First UK swine flu patient death
The swine flu virus has claimed its first victim in the UK, after a female patient died in a Scottish hospital.
The victim is understood to be a woman aged 38 who gave birth prematurely while being treated at the Royal Alexandra Hospital in Paisley.
The death is the first outside the Americas, where more than 140 people have died since the pandemic began.
Swine flu has now infected almost 500 people in Scotland alone, out of 1,261 cases in the UK.
The patient was one of 10 people being treated for swine flu in the greater Glasgow area.
A statement issued by the Scottish Government said: "With regret, we can confirm that one of the patients who had been in hospital, and had been confirmed as suffering from the H1N1 virus, has died today.
"The patient had underlying health conditions."
It's worth remembering that seasonal flu kills several thousand people in the UK each winter
Fergus Walsh, BBC medical correspondent
Fergus On Flu: latest blog entry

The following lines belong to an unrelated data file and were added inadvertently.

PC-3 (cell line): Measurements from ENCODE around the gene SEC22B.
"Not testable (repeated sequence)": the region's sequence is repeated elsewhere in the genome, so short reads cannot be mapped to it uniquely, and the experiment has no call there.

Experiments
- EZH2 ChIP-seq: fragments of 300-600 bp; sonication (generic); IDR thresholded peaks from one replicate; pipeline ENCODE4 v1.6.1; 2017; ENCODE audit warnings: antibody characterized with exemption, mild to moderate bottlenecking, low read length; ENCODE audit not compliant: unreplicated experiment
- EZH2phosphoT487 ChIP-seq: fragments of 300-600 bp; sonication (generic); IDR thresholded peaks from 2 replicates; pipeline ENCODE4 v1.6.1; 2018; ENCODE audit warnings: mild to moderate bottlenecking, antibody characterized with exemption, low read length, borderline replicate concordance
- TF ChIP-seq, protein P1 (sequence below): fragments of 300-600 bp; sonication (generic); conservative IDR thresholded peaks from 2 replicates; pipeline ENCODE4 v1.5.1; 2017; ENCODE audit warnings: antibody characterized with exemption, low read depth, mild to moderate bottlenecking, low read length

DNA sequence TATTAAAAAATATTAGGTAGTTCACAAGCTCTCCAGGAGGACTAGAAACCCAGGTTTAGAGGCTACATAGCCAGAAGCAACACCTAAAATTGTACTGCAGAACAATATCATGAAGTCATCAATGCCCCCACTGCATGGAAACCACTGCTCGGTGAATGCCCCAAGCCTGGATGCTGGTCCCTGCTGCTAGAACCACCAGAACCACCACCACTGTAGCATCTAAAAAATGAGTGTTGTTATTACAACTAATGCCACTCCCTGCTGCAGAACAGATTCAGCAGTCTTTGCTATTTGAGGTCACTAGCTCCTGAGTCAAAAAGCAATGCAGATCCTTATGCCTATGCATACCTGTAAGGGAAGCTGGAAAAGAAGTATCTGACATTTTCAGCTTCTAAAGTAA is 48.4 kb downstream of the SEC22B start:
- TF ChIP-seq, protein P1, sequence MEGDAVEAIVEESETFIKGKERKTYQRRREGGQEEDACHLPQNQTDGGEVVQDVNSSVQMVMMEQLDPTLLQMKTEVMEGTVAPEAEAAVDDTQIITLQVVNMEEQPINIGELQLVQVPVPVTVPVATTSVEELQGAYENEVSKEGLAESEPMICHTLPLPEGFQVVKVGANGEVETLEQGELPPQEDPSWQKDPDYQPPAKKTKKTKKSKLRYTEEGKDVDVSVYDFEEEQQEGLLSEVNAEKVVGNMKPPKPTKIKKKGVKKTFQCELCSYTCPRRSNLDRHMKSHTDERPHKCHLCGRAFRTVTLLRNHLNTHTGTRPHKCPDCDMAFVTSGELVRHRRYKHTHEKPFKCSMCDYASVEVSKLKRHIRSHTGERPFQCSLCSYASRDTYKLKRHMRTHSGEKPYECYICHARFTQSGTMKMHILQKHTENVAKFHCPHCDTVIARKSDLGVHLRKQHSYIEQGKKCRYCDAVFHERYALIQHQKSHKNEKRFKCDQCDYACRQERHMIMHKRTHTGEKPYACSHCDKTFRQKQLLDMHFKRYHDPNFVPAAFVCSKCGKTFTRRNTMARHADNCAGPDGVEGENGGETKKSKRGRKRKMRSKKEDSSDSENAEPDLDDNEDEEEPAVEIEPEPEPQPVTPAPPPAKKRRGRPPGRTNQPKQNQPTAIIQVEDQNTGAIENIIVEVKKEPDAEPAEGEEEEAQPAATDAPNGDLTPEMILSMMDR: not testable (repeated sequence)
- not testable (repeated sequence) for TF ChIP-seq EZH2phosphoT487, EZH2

Scottish Health Secretary Nicola Sturgeon said: "I'd like to express my condolences to the patient's family and friends. This is a tragedy for those concerned and they have my heartfelt sympathy.
"Tragic though today's death is, I would like to emphasise that the vast majority of those who have H1N1 are suffering from relatively mild symptoms."
The BBC's medical correspondent Fergus Walsh said: "Swine flu does present a slightly higher risk to those with existing respiratory illness, asthma, cardiovascular disease and obesity."
He added: "It's worth remembering that seasonal flu kills several thousand people in the UK each winter. The difference with H1N1 swine flu is that the virus is almost exclusively targeting people under 65."
Thirty-five new cases of swine flu in Scotland were confirmed on Sunday.
Together with 61 new cases in England and one case in Northern Ireland confirmed on Sunday, a total of 1,261 people have now caught the virus in the UK.
Another 486 possible UK cases are being investigated.
Virologist Professor John Oxford said that despite the death, the public should not panic.
"I still think the chances of picking up the virus are remote. It is not going to get any worse during the summer."
Professor Oxford said he did not think the the public had become complacent and said the country was well prepared in terms of anti-viral drugs.
The UK government outlined measures it has taken to combat the outbreak earlier this week.
Ministers urged people not to alter their normal behaviour and follow hand hygiene guidelines.